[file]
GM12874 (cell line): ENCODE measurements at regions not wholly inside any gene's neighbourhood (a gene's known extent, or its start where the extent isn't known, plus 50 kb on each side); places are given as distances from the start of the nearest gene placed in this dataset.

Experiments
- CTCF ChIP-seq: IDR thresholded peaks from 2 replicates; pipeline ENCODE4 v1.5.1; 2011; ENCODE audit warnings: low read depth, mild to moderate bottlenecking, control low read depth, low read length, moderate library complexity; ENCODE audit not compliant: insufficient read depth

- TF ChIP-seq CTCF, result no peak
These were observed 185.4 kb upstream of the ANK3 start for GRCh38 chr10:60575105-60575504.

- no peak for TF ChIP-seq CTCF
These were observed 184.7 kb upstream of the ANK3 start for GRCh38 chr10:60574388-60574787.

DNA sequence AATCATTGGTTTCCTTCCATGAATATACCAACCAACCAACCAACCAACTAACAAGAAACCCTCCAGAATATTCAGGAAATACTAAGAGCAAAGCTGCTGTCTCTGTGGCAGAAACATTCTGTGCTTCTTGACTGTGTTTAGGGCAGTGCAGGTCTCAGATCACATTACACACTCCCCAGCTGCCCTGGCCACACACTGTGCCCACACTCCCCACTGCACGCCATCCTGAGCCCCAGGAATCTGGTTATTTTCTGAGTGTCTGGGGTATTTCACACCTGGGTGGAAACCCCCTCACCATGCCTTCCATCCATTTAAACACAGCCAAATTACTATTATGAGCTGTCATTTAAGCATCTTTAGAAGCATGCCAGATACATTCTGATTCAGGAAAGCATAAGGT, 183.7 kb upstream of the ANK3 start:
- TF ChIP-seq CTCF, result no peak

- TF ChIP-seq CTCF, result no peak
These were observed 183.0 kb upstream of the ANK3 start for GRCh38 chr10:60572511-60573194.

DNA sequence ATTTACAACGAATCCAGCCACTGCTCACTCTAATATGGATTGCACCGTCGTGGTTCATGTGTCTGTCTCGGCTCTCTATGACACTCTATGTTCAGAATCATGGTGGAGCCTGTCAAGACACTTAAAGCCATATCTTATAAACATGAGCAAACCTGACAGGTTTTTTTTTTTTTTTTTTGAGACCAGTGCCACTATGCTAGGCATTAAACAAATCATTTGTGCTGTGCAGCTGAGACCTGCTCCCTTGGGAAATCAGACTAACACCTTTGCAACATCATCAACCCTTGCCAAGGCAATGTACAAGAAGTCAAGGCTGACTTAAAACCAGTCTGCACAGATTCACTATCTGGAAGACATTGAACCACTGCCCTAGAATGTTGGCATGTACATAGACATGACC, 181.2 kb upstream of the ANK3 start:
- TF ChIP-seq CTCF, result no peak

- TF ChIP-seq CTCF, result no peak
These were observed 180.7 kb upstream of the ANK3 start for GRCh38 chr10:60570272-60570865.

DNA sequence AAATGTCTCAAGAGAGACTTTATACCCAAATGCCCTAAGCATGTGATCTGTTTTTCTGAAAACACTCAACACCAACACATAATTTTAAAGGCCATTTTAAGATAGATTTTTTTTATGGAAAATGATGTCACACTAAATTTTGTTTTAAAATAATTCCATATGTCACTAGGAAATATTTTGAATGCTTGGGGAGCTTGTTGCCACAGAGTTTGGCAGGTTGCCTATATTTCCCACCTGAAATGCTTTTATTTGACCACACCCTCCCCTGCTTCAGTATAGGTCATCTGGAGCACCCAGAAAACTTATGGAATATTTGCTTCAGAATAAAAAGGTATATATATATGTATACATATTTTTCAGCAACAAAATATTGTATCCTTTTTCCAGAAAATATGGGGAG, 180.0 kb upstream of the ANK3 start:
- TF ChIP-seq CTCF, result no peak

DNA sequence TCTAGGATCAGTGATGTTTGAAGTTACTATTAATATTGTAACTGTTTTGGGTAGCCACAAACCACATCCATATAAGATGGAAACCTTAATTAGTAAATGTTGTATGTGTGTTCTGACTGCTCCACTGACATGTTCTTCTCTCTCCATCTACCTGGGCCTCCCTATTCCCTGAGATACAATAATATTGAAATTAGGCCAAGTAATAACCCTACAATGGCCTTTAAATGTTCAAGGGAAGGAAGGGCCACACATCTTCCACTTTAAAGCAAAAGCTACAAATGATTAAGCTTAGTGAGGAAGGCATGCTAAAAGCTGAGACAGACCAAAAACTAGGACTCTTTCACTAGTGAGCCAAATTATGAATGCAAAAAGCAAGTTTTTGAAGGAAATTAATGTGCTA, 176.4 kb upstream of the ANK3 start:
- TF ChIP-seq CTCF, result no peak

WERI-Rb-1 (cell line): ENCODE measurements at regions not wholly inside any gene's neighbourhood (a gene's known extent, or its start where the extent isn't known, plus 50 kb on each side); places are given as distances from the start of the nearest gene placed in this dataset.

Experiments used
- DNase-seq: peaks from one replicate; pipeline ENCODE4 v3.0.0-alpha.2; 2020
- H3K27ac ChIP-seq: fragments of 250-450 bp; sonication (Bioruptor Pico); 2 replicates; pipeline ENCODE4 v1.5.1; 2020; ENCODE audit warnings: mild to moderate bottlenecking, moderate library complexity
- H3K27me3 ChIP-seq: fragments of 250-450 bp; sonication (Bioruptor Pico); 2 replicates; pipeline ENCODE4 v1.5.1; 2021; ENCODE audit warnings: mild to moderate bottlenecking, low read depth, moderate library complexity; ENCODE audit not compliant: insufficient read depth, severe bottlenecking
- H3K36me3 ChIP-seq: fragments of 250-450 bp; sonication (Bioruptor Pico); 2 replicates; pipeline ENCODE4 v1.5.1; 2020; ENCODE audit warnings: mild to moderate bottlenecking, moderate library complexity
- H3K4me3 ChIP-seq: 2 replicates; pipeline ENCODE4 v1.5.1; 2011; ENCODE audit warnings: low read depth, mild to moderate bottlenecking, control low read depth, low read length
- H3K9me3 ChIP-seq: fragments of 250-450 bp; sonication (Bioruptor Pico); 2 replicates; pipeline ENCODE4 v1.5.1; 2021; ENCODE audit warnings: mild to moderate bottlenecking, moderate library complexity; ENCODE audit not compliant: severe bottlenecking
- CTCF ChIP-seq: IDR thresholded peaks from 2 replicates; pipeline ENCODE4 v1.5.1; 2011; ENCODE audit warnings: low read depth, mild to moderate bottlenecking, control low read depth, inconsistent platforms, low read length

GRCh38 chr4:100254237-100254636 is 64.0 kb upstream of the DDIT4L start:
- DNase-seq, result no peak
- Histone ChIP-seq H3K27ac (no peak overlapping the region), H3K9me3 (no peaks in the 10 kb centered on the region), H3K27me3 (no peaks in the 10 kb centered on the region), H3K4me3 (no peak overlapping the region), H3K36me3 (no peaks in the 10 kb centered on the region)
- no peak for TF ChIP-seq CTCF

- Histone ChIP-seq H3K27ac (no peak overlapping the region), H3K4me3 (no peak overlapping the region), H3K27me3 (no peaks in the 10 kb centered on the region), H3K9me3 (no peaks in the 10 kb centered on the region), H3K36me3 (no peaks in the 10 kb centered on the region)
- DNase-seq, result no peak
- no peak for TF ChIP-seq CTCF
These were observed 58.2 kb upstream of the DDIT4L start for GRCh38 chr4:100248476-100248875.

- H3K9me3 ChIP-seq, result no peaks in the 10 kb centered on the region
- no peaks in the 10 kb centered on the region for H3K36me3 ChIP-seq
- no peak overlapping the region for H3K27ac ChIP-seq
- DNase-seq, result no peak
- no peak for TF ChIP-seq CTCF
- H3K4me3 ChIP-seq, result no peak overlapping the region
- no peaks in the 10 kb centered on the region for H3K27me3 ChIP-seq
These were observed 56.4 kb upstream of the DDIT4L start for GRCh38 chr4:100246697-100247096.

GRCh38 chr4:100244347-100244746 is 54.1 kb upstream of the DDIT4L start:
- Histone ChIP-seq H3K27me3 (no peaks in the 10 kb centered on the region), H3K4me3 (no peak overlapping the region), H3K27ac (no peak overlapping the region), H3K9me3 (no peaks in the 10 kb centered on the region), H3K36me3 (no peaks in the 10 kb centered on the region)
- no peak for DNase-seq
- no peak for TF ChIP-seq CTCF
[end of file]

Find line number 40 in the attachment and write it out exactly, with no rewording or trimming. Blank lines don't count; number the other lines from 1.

- DNase-seq, result no peak